Question: I left my ex-husband 10 years ago because of his abusive behavior toward myself and my oldest child. The children have had to maintain court-ordered relationship with him. My son was older and he has been able to maintain his dad at a safe distance. Our daughter was always his little princess. She has no memory of the abuse as she was too young when I left.
I get comments from people that I should never speak ill of their father to them and that I should encourage a positive relationship, but how do I do that when he has such a continuing pattern of lying and passive aggressive behavior? The mind games concern me, especially when it affects my daughter’s spiritual walk. We try to teach the truth from the scriptures but when he contradicts things how can we correct her thinking without bashing him? Once my daughter witnessed a violent outburst where he screamed obscenities but he excused himself because he was tired and she bought it. How do I deal with that?
Answer: It is difficult but not impossible. Children do best when they have a positive relationship with both parents however awful one person has been in the marriage. Children want to believe the best about their parents and want to feel that they are loved and important, even if the marriage failed.
That doesn’t mean that you never contradict what your ex-husband says to your children but you try very hard not to disparage his character. In other words you might say something like, “Daddy and I disagree on this subject. Everyone is entitled to their own opinion but we believe that God’s Word speaks truth and that is what we are going to believe or do in our family.”
What you don’t want to say is, “Daddy is crazy.” Or “Daddy is a liar.” When you know he is not portraying the situation truthfully, you could say, “Daddy and I see things differently. I don’t know why he is saying that but I don’t see it that way, or I don’t think it happened that way.”
However, if he is violent and/or abusive, you must not cover up, make excuses or create another reality. So in the above situation you might say, “Daddy lost his temper. Yes he was tired, but that doesn’t mean we can hurt people with our words just because we are tired. Let’s pray that daddy will learn to control his temper even when he’s tired.” Framing it that way enables her to continue to have compassion toward her father, but you are also helping her learn that each person is responsible for the way they behave, regardless of the circumstances.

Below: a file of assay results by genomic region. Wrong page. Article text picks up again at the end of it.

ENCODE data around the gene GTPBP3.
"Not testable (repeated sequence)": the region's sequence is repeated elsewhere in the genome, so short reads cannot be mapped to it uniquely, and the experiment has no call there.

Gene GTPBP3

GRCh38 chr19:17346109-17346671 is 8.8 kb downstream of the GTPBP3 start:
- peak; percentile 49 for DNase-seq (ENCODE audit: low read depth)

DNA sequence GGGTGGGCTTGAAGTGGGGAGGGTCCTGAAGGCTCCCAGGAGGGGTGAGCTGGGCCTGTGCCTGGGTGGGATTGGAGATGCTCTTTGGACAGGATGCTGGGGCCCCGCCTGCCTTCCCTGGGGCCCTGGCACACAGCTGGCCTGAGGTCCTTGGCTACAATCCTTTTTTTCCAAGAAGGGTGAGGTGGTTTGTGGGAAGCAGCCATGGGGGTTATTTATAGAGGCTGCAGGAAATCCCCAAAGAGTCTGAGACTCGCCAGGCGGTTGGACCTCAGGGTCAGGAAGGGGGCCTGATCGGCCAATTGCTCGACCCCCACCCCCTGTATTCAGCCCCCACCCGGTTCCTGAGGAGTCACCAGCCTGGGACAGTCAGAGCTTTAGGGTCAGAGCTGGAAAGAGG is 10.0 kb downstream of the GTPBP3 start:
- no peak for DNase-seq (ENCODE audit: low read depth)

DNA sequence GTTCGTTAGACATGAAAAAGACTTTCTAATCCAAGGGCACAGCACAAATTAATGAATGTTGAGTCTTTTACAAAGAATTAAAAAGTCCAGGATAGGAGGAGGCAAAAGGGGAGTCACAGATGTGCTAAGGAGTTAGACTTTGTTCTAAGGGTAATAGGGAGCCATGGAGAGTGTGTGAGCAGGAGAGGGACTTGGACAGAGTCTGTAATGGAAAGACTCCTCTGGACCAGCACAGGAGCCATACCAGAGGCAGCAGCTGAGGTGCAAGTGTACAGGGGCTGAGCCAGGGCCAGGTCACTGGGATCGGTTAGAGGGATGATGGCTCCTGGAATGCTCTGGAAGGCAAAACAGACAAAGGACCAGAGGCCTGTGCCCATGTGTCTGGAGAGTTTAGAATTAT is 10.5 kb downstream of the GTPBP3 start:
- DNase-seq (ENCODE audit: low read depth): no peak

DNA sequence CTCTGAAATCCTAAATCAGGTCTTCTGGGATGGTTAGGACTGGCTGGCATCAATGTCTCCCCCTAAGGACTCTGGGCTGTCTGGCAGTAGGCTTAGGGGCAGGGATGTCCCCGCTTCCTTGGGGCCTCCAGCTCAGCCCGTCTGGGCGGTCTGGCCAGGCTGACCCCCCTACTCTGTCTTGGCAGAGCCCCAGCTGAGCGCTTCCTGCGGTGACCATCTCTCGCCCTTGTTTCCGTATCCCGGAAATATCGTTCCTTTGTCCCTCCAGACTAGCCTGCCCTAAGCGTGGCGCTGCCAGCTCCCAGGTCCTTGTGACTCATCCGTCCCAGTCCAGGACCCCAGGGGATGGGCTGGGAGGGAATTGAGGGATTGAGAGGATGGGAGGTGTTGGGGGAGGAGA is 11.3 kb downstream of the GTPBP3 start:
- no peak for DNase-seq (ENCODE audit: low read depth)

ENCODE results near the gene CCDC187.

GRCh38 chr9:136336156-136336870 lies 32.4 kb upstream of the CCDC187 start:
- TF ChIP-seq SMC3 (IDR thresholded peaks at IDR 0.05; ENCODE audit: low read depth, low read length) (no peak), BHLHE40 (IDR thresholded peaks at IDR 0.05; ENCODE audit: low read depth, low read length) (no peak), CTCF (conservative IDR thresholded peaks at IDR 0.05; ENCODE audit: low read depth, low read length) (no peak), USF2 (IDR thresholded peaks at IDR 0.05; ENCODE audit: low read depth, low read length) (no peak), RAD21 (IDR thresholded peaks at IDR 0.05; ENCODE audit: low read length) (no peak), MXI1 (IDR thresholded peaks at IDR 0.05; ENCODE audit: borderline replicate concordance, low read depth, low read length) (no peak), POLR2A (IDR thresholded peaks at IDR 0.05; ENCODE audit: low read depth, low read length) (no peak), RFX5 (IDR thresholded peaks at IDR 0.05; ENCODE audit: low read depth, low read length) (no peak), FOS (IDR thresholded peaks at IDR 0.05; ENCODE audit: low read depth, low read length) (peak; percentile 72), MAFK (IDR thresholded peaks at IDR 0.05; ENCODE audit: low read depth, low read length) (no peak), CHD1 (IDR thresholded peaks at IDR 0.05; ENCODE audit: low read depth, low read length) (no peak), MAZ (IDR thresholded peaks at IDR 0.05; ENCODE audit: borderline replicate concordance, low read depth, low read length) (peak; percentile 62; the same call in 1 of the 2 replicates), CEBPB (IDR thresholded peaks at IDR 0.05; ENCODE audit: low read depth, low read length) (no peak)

If he is a danger to your daughter (driving recklessly, drinking while she visits, being abusive towards her), then you may need to take firmer measures like court ordered visitation. Again without disparaging his character you could say, “Right now daddy has some problems that he needs to get help for. Until he does, I can’t allow you to visit with him unsupervised.”
At some point it may be important to communicate with your ex-husband about issues you are concerned with. I would recommend you do it in writing – through e-mail so that you have a documented trail of your correspondence. Be factual and describe your concerns in concrete terms. For example, “I want Amy to have a good relationship with you. I will do everything I can to encourage that. However when you consume alcohol during her visits (or whatever your specific concern is) it puts me in a protective stance. I cannot allow Amy to visit you when I feel she could be in danger.”
There are no easy answers in this kind of dilemma. You will not do it perfectly but I sense that your heart wants as much as possible to give your children the best opportunity for form some sort of relationship with their father. The bible encourages us as much as it depends on us, be at peace with all people (Romans 12:18) but sometimes it is just not possible because you cannot make peace all by yourself.
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